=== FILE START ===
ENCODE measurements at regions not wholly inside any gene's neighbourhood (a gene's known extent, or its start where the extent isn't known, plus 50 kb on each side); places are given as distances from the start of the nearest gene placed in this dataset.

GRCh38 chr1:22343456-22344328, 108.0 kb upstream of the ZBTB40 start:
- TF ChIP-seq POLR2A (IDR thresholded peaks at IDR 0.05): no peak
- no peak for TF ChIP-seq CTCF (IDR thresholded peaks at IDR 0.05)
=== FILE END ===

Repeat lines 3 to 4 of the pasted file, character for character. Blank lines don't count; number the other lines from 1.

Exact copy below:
- TF ChIP-seq POLR2A (IDR thresholded peaks at IDR 0.05): no peak
- no peak for TF ChIP-seq CTCF (IDR thresholded peaks at IDR 0.05)